One of the things I cherished as a child was make-believe. Growing up, we had a rather long window seat in our old house with curtains you could draw, making it the perfect miniature stage. My little brother and I would put on plays from that perch while our indulgent and long-suffering parents would clap and applaud. It made us feel pretty good I recall, and we would spend hours planning our little shows and creating our characters. It was reminiscent of Little Women in Louisa May Alcott’s “must read” book for so many of us growing up.
My mother had an old steamer trunk that she filled with fabric and old clothes, gowns, costume jewelry, and other fascinating things to try on. There was even an antique brass helmet from a Swiss Fire Department—my brother always claimed that for himself. There were a couple of wooden swords, rubber daggers, and such. In those days, a play wasn’t a play without a dramatic death scene. We had such fun. And truth be told, it was one of the best memories because, for the most part I thought my little brother was such a pest—you know how that is—and we only got along really well when we were planning our plays.
After I had children of my own, I kept the tradition up. I still had the old trunk and again, it was filled with fabric, old prom dresses, and all kinds of props to engage the imagination of my two daughters and their young friends. We cobbled together a little make-up table with rouges and lipstick and—ohm my goodness—the electric-blue eye shadow. We decided on a new name for the plays because I didn’t have a window-seat stage. We called it just “Swanning About.” The girls would spend hours getting ready, and then they would swish about the house fluffing and tossing their skirts and talking about the latest palace gossip or whatever. They would have tea in tiny china cups and nibble on little chocolate chip cookies. When their plays concluded, high drama and dramatic death scenes were absolutely the best way to end things.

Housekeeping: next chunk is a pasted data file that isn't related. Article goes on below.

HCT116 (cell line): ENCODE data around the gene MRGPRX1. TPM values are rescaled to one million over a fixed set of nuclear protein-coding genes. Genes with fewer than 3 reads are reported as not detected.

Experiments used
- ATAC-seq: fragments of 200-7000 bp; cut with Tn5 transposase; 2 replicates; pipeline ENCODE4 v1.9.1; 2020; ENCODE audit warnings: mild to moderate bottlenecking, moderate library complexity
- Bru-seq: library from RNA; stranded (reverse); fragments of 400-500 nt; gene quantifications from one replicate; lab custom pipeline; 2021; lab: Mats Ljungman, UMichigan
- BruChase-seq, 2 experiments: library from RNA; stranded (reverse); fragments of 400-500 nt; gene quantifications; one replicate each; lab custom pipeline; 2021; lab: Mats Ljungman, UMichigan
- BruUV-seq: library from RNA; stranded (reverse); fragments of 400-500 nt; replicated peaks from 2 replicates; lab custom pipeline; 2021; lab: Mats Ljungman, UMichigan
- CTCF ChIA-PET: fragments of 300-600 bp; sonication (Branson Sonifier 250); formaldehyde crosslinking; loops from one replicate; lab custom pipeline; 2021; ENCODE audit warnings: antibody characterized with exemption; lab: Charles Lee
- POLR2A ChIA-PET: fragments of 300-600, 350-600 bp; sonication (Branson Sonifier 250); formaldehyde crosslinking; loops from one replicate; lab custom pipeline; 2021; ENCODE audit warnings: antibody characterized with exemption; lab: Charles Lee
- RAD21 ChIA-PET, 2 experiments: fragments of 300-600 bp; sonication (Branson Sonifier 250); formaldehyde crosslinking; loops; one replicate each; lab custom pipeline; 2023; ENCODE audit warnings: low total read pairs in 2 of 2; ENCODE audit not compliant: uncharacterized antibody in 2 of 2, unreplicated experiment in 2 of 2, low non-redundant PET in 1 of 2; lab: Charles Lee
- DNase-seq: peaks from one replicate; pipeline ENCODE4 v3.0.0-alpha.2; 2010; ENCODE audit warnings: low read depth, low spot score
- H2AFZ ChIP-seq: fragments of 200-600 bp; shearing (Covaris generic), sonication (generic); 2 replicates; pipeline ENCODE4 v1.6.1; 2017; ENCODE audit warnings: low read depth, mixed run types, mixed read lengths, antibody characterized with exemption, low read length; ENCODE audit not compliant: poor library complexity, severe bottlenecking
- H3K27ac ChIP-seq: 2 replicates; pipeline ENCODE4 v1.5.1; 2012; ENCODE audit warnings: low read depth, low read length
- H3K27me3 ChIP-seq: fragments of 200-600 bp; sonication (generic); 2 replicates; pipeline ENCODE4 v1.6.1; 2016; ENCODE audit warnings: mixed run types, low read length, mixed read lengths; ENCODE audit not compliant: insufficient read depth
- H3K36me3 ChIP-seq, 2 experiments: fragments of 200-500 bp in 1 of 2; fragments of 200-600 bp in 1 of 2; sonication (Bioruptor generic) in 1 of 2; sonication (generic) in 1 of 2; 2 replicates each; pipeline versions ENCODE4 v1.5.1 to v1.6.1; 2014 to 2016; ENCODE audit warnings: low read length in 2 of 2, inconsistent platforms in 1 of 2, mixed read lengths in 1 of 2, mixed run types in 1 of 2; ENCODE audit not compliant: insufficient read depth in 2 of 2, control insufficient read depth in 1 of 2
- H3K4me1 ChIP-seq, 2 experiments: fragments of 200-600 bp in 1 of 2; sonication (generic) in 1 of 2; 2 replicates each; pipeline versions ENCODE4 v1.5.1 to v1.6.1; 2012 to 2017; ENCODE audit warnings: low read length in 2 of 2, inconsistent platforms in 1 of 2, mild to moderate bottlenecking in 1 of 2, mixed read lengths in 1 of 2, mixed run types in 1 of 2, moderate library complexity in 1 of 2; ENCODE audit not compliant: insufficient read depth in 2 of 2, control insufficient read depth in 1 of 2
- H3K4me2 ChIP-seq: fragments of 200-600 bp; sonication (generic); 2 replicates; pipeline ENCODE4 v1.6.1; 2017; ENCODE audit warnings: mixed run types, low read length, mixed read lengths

Before you knew it, the afternoon was gone, and all the ladies changed back into their regular clothes and went back to their regular lives. But, for those golden, often rainy or wintery afternoons, they were ladies of the castle, fashion icons, princesses, or whatever they chose to be. One girl insisted on being a knight. I was glad I’d kept that helmet. She would wear an old ratty velvet cape and plunge into the room, sword drawn, asking where the dragon went. It was thrilling.
We have such a tech-savvy and fast-moving society these days that it’s easy to forget some of the more important things about just letting your mind take you away. Make believe is essential, especially regarding children’s developing minds. Sometimes imagination, such a healthy and powerful tool, gets lost the endless practicalities of life.
Fast forward, and now these girls are all grown up with families of their own. Occasionally I hear from them, and one said she found an old trunk in the attic of a house she and her family had recently purchased. Was it filled with costumes and fabric and such? Nope. But she did say she would remedy that as fast as possible. Swanning About had been one of her best recollections from her own childhood, and she wants to keep the tradition alive. So, here’s to the next generation of Swanners. Long may they flounce and swish!